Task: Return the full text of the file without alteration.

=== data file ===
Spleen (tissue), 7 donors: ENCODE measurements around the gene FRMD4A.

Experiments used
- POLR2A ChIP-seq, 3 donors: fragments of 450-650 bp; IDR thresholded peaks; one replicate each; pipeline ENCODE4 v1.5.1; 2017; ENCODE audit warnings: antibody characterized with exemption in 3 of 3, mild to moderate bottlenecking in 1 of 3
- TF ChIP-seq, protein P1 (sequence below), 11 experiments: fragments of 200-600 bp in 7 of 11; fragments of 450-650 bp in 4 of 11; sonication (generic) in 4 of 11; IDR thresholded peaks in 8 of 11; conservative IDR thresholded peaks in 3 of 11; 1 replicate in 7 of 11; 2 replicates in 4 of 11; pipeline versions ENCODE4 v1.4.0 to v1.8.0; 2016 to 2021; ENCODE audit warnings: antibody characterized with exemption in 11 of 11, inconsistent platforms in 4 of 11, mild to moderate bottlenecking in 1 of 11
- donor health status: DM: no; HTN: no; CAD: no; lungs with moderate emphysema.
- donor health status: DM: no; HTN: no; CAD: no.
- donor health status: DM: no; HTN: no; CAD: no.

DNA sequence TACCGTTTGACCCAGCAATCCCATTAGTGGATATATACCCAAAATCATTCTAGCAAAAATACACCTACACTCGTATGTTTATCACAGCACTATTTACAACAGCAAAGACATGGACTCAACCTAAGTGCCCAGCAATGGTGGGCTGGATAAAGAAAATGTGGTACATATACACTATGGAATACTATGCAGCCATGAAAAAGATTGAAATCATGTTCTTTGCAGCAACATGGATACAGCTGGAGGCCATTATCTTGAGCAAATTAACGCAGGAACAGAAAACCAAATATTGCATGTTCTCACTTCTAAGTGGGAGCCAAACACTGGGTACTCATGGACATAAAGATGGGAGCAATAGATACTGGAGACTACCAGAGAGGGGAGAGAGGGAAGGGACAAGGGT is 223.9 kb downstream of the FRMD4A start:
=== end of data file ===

Spleen (tissue), 7 donors: ENCODE measurements around the gene FRMD4A.

Experiments used
- POLR2A ChIP-seq, 3 donors: fragments of 450-650 bp; IDR thresholded peaks; one replicate each; pipeline ENCODE4 v1.5.1; 2017; ENCODE audit warnings: antibody characterized with exemption in 3 of 3, mild to moderate bottlenecking in 1 of 3
- TF ChIP-seq, protein P1 (sequence below), 11 experiments: fragments of 200-600 bp in 7 of 11; fragments of 450-650 bp in 4 of 11; sonication (generic) in 4 of 11; IDR thresholded peaks in 8 of 11; conservative IDR thresholded peaks in 3 of 11; 1 replicate in 7 of 11; 2 replicates in 4 of 11; pipeline versions ENCODE4 v1.4.0 to v1.8.0; 2016 to 2021; ENCODE audit warnings: antibody characterized with exemption in 11 of 11, inconsistent platforms in 4 of 11, mild to moderate bottlenecking in 1 of 11
- donor health status: DM: no; HTN: no; CAD: no; lungs with moderate emphysema.
- donor health status: DM: no; HTN: no; CAD: no.
- donor health status: DM: no; HTN: no; CAD: no.

DNA sequence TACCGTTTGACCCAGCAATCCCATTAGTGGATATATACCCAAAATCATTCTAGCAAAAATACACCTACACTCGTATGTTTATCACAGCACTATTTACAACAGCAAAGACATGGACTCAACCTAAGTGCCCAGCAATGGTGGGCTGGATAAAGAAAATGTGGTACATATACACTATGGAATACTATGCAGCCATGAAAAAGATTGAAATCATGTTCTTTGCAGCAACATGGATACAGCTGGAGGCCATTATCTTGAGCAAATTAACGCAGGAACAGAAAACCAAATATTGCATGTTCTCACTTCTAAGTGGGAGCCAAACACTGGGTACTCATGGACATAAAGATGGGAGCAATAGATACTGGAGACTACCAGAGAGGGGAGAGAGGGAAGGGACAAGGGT is 223.9 kb downstream of the FRMD4A start: